I guess what I'm saying is this:

As a parent, if your teenager is gifted to play a sport, then by all means, get them to the combine. But if they have gifts and abilities in other areas, it's our job to discern what those gifts are and encourage them where they are. So many of our kids are walking through life all alone because they're being put into positions they'll never be able to achieve. The pressure of living an American teenage life today is exhausting. If we can help them find the "a-ha" factor then our parenting becomes less about trying to make something of them, and allowing them to succeed in the areas they are already gifted to do.

3.) Quality outweighs quantity every time

I've got a bit of a different home schedule than most dads. I travel quite a bit helping to coach parents in teen understanding. So I'm out of my own home A LOT! But every time I come home, I try to spend quality time with each one of my teenagers. I try to make sure I'm dialed in to what's going on at school, how they are doing with their friends, and encourage them in the dreams they have for where they want to go in life.

The other day my oldest son was telling me about his dreams to fly airplanes for the U.S. Navy. I sat and listened to all the different styles of planes, the history of how each plane came to be, and the advantages of each Naval aircraft in certain situations.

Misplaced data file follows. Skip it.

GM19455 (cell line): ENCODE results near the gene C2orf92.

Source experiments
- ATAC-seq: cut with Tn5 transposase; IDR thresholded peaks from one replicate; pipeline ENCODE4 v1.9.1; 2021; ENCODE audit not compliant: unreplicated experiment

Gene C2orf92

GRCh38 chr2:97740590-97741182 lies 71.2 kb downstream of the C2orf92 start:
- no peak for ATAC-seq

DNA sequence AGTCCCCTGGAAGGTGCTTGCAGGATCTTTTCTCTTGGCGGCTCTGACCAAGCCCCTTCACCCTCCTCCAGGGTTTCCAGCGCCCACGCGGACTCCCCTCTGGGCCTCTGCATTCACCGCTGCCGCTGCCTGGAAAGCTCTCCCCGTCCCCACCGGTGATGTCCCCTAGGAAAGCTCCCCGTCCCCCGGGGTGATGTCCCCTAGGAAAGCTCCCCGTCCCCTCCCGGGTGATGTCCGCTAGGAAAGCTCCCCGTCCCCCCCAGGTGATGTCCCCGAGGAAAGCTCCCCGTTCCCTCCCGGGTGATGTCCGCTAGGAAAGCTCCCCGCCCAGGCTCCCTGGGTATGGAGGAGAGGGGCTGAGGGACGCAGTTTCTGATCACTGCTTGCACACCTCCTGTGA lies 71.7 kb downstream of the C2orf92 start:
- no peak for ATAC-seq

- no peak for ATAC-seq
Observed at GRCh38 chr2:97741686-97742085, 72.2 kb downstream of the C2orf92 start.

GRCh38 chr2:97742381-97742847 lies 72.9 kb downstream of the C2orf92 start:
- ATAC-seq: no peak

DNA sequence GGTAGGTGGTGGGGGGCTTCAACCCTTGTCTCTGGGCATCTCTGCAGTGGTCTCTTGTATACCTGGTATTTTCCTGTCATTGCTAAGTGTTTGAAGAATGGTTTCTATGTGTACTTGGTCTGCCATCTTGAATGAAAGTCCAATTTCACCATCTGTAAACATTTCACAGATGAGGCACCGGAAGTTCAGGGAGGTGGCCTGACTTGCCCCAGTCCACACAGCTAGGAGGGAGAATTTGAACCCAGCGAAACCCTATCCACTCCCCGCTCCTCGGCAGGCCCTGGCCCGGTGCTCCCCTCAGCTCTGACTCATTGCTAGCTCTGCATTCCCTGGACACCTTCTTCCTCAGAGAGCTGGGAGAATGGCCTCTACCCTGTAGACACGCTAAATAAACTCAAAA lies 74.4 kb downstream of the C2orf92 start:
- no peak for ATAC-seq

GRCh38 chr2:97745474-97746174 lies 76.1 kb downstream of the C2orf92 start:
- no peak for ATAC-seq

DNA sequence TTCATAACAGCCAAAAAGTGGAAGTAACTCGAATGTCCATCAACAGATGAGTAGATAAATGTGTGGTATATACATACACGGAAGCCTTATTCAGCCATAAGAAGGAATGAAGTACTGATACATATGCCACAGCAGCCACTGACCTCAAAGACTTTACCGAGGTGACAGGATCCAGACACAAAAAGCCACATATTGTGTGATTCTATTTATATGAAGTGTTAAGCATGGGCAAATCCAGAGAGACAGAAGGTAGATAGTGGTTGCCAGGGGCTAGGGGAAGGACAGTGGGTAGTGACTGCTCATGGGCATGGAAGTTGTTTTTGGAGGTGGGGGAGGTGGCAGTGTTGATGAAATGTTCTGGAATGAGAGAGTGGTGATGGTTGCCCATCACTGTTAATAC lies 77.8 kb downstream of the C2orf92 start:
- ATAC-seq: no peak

I don't know ANYTHING about airplanes.

But for the sake of my son understanding how much I'm willing to be interested in his life, the quality time spent listening to what HE was interested in meant the world. He even said, "Dad, I'm glad you're my dad."


How many of us long for our kids to just acknowledge the hard work to make sure they understand how much we care about them. To have your son look you in the eye and make a statement of admiration... well, there's not much better I can imagine. By the way... I'm glad he's my son too.

The landscape of parenting requires real work. It's the small print nobody ever told us about before we had kids. I believe the best way we can fashion our own parenting style is to hear the successes and failures those of us who have paved the way before us, and listen as they share with those of us who are engaged in the daily battle.

We need mentors, coaches, and parent advisers to help us know what made the difference in their particular situation. No two teenagers are going to be the same, but we can take simple philosophical lessons and try to apply them to our own home.

For those of you who have pointers for us: Please feel free to share below. We're listening as we try to make it through the teenage years.